NASA Applied Science Team and RCMRD experts make a courtesy call to ICHA

NASA Applied Science Team and RCMRD experts make courtesy call to ICHA

Climate change is a global crisis that requires urgent action, and its impacts are being felt across the continent. Africa has been hard hit by sudden climatic changes that have resulted in seasonal floods during rains and devastating droughts when the rains fail to occur. For instance, up to the start of this year, 2023, the Northern counties of Kenya had experienced five failed seasons of rainfall causing a strain on the already scarce resources in the counties and orchestrating related problems like insecurity and conflicts.

To tackle negative climatic change and its impacts on the African continent, experts from NASA (led by Professor Jim) and the Regional Centre for Mapping of Resources for Development (RCMRD) (led by Mr. Calvins Wara) paid a courtesy call to the Kenya Red Cross Society on the 5th of May 2023. Meeting the Secretary-General, Mr. Ahmed Idris, Data Specialists, and Climate Scientists from ICHA, the team discussed various ways of addressing the effects of climatic change on water resources and how this impacts communities in Kenya and the wider East African region.

During the meeting, Secretary General Idris issued a challenge to the International Center for Humanitarian Affairs team, urging them to collaborate with the NASA Applied Science Team and the experts from the Regional Centre for Mapping of Resources for Development in order to produce a joint proposal. Furthermore, the Secretary-General encouraged the team to explore the possibility of developing a cross-learning program and utilizing the Red Cross’s available data for research purposes by involving students from Brigham Young University.

NASA Applied Science Team and RCMRD experts make courtesy call to ICHA

The discussions highlighted the devastating effects which have resulted in reduced access to clean water for many communities, as well as the increased risk of water-related disasters such as flooding and drought. The experts emphasized the need for collaborative efforts among stakeholders and the importance of data-driven solutions in developing effective mitigation and adaptation measures.

Speaking during the meeting, Calvins Wara, RCMRD’s thematic lead in Water emphasized the importance of having accurate and up-to-date data on water resources, and how this can inform the development of effective policies and strategies. He also said that there is a need for consultative engagements for needs and gaps identification, co-development, and co-implementation of projects among organizations.

Calvins Wara also made a presentation on what they have been able to do in Malawi, highlighting the successes and challenges of their water resource mapping project in the country. He noted that the project had been instrumental in informing the development of policies and strategies aimed at improving water management and access to clean water in Malawi. The presentation provided insights into the practical applications of data-driven solutions to water resource management and the potential for replicating and scaling up similar projects in other countries in the region.

The experts emphasized the importance of involving all stakeholders in the development and implementation of projects aimed at addressing climate change and its impacts on water resources. They also discussed the potential for public-private partnerships in addressing climate change, and the importance of building resilient infrastructure and promoting sustainable water management practices.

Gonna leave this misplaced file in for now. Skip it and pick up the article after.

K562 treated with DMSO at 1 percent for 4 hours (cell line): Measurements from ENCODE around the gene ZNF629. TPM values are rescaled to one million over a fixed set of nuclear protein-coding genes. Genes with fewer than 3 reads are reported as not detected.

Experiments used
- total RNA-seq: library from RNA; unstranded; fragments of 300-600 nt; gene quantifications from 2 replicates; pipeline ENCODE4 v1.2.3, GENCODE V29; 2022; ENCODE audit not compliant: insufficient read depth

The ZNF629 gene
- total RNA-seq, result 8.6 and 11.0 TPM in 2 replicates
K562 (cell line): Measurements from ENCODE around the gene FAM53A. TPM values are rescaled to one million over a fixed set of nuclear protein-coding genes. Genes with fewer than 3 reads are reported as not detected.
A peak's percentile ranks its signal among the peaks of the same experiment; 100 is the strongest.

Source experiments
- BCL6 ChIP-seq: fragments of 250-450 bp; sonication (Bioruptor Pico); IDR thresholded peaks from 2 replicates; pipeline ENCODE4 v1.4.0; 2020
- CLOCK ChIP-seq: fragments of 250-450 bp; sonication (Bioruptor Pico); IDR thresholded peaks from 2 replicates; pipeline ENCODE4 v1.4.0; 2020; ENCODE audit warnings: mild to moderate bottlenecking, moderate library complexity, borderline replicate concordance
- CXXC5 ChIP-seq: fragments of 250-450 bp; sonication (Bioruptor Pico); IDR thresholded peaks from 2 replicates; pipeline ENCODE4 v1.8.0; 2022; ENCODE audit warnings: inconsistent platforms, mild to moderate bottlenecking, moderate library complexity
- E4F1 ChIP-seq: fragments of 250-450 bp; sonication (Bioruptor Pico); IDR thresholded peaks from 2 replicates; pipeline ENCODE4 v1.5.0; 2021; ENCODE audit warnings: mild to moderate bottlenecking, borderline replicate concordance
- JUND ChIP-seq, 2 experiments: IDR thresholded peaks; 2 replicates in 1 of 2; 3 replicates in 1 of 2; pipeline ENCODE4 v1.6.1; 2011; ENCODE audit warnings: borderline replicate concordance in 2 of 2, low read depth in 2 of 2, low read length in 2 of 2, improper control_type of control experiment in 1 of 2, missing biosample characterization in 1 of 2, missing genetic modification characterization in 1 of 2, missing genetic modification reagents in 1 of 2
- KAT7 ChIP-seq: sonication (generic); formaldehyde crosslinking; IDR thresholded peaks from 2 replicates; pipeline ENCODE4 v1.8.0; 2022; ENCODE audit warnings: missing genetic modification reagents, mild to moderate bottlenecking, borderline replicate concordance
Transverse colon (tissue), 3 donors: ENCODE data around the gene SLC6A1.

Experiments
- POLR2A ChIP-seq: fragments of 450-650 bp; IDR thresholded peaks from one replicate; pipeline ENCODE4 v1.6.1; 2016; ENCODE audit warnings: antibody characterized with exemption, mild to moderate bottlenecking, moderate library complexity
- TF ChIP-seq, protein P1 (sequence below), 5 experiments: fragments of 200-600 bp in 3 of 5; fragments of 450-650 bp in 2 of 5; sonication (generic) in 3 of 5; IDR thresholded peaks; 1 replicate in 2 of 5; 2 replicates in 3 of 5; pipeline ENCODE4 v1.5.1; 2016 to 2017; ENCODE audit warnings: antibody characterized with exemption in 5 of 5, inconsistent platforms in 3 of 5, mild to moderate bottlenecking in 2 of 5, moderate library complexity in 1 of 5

NASA Applied Science Team and RCMRD experts make courtesy call to ICHA

There are several ways individuals, organizations, and governments can take early action and preparedness to address climate change and its impacts on water resources. These include modern and innovative alert and warning systems such as the case in Malawi where a satellite-based product called Global Water Sustainability (GEOGloWS) ECMWF Streamflow Service, an initiative by the Group on Earth Observations (GEO) is used.

Governments can also take early action and preparedness by investing in climate adaptation measures, developing early warning systems, and establishing emergency response mechanisms to address these water-related disasters.
One of the major challenges facing the region is the lack of adequate infrastructure to support early warning systems and emergency response mechanisms. The experts highlighted the need for increased investment in this area, calling on governments, international organizations, and private sector players to contribute to the development of these critical systems.

The meeting, therefore, called for the establishment of multi-stakeholder partnerships aimed at developing and implementing effective solutions to address the impact of climate change on water resources. The partnerships would bring together various stakeholders with different areas of expertise, enabling them to work collaboratively towards a common goal.

“We must employ early action and preparedness in mitigating the current effects of climatic change to save our people and our continents,” Zachary Misiani, Climate Scientist, ICHA.

It is hoped that the insights gained from this meeting will inform policy decisions and actions that will lead to a more sustainable future for the region.
It is time for all stakeholders to take responsibility for addressing the impact of climate change on water resources in the region. Governments, civil society, academia, and the private sector must work together to develop and implement effective solutions. Therefore, the call to action is for all stakeholders to join hands in addressing the impact of climate change on water resources in East Africa.